“Ya hear that?” Mr. Kleinberger’s voice came over the line. “That’s your stereo. It’s a beautiful piece of machinery, that thing is. Every single part is a standard American part, made here and easily replaced.”
He went on to tell me his story of the repair. He’d made six different phone calls to the manufacturer, each time trying to get the same information: how to open the housing of the stereo without breaking it.
Each time, the answer was the same: “We don’t service those stereos anymore, and we don’t have that information. But we’d be happy to tell you about our buy-back program.”
Eventually, Mr. Kleinberger decided that, since he likes to talk, he’d wear them down with talking. “I told them my whole life story,” he said. He talked about his repair shop, about his wife, who has Alzheimer’s, who he takes care of; about how he fixes electronics out of his house; about the history of electronics repairs and manufacturing in this country, about his cats.
“I figured I’d make ’em crazy,” he told me. I could hear his smile, even through the receiver. “And maybe they’d transfer me to someone else. And they did. And I just kept doing it to the next person and the next person. But the first question I’d ask was ‘how long have you worked there?’ I finally found one guy, Josh, who’d worked there about as long as you had that stereo. That was the longest time of anyone I’d spoken with. I figured I had my man. He remembered when the stereos were manufactured here.”
Josh wasn’t authorized to release the pertinent information. But, like Mr. Kleinberger, he had a love for electronics. This love isn’t the narrow obsession with technology that drives so many folks to buy things they don’t need. Josh and Mr. Kleinberger had a mutual passion for the way things are made, the way the right parts make for a quality piece of equipment, the excitement of deciphering a problem and figuring out a repair. Josh held out as long as he could. He reminded Mr. Kleinberger he was under strict orders not to release the information. He told him about the buy-back offer. But with their mutual passion, the information Mr. Kleinberger needed eventually came out. And the stereo was repaired.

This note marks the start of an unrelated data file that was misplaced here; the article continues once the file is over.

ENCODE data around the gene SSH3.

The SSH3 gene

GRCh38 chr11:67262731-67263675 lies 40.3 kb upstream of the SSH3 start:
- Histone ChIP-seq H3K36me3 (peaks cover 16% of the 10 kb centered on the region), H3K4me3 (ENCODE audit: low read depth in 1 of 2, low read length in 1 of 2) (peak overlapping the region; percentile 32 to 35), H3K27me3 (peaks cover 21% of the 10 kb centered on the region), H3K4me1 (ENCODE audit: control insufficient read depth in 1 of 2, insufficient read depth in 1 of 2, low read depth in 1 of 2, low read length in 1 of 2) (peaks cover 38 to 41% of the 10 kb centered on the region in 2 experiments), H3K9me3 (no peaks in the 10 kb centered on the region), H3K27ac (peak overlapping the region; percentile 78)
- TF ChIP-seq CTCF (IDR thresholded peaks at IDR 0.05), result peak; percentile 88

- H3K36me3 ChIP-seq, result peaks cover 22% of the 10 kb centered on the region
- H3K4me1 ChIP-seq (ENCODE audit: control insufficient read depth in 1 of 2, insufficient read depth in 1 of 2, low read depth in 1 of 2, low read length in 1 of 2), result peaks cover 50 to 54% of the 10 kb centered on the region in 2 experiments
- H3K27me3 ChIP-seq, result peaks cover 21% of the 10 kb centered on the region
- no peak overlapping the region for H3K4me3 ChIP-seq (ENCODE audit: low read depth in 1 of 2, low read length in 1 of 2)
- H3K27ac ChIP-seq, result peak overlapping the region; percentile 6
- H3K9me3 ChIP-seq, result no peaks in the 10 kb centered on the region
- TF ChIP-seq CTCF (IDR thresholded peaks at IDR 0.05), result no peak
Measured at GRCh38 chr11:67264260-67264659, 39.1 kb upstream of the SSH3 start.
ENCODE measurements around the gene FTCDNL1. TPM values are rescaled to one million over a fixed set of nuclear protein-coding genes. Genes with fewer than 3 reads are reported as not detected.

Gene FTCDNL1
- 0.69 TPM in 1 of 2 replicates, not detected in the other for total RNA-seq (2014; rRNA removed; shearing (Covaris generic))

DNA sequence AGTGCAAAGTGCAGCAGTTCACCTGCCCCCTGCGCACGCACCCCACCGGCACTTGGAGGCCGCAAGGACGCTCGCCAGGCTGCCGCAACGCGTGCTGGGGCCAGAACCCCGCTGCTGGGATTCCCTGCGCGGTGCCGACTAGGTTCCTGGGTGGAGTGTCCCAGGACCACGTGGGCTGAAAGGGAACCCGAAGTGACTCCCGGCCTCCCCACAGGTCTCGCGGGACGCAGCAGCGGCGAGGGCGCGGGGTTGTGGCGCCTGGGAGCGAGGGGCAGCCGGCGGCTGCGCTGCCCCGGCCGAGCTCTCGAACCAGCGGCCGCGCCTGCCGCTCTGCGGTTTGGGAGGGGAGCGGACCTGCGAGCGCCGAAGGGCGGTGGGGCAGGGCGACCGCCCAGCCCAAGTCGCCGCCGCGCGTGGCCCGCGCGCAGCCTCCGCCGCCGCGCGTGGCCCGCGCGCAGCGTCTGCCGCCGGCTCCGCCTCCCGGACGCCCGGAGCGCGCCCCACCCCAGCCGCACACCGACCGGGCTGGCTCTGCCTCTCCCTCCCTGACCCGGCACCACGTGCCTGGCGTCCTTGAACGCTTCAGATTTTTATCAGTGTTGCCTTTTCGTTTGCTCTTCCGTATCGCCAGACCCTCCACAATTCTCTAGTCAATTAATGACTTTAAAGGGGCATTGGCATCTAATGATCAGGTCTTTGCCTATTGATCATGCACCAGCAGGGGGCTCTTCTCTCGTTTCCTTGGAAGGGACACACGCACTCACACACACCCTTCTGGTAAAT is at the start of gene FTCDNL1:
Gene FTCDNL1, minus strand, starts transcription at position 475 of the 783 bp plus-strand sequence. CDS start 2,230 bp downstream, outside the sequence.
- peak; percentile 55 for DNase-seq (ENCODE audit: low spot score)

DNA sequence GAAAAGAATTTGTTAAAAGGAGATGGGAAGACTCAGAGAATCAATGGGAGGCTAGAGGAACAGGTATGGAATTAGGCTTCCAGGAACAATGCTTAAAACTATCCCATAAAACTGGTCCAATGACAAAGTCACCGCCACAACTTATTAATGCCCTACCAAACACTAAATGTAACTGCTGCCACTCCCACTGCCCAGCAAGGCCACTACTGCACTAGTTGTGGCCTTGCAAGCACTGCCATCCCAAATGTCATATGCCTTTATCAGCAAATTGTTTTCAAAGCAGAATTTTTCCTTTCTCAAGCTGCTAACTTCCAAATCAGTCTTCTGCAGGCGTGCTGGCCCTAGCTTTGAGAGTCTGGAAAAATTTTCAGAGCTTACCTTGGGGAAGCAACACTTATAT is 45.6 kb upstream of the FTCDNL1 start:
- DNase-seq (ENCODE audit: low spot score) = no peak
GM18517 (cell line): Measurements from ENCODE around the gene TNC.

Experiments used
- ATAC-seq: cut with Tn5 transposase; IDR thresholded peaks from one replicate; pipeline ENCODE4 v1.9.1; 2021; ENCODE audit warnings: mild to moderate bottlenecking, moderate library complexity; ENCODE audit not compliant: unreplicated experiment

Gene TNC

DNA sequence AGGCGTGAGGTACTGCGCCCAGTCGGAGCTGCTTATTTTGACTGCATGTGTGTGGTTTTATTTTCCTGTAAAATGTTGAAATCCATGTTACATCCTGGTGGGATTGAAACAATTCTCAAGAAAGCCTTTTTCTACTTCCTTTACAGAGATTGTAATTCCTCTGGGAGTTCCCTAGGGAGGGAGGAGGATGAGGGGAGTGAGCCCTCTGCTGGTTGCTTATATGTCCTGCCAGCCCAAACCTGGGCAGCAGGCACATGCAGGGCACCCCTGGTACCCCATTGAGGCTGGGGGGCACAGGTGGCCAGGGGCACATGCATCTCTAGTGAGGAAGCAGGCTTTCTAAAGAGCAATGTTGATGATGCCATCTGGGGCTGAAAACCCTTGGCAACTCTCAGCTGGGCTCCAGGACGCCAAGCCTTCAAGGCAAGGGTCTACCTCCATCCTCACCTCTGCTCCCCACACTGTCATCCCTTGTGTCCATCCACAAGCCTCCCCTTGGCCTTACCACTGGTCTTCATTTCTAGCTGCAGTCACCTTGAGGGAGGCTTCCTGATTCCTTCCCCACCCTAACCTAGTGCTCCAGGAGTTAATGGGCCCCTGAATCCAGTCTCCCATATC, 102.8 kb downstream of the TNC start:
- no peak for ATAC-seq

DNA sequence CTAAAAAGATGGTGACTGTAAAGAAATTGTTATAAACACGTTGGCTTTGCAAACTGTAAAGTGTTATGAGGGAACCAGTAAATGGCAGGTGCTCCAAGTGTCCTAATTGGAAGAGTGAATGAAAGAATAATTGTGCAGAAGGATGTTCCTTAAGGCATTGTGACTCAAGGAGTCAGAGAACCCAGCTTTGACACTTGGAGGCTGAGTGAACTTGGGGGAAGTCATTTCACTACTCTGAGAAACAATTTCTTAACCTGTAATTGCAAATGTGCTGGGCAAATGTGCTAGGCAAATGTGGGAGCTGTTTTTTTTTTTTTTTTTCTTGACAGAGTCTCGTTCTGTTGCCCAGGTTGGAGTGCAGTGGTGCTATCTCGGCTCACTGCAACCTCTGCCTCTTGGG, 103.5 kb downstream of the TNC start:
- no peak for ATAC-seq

I’ve been thinking about Josh and Mr. Kleinberger a lot these days. Every morning, my inbox is filled with urgent messages: online petitions to stop ecologically harmful practices; online petitions to change government policies to benefit the earth; online petitions to save the polar bears. Yet I don’t see any online petitions to save people like Josh and Mr. Kleinberger. While I care about the polar bears (and yes, I sign the petitions), Josh and Mr. Kleinberger are an endangered species in their own right, worthy of our attention.
The polar bears are in danger because of the way we live, because of our abuses to the environment, because of our throwaway consumer culture. Josh and Mr. Kleinberger are unsung heroes in battling those exact problems. They are the lingering vestiges of our fix-it culture. And we need to bring people like that back into our communities.
While “buy back” programs make a manufacturer appear earth-friendly in the consumer marketplace, they really only stimulate more consumption. A more civic and ecologically sound approach would be to reinstate trainings for independent repair businesses.
Locally-owned repair shops help to circulate money throughout the community, but also help residents lower their cost of living, in addition to reducing the volume of consumerism.
Shannon Hayes wrote this article for YES! Magazine, a national, nonprofit media organization that fuses powerful ideas with practical actions. Shannon is the author of Radical Homemakers: Reclaiming Domesticity from a Consumer Culture, The Grassfed Gourmet and The Farmer and the Grill. Her newest book is Long Way on a Little: An Earth Lover's Companion for Enjoying Meat, Pinching Pennies and Living Deliciously. She is the host of Grassfedcooking.com and RadicalHomemakers.com. Hayes works with her family on Sap Bush Hollow Farm in Upstate New York.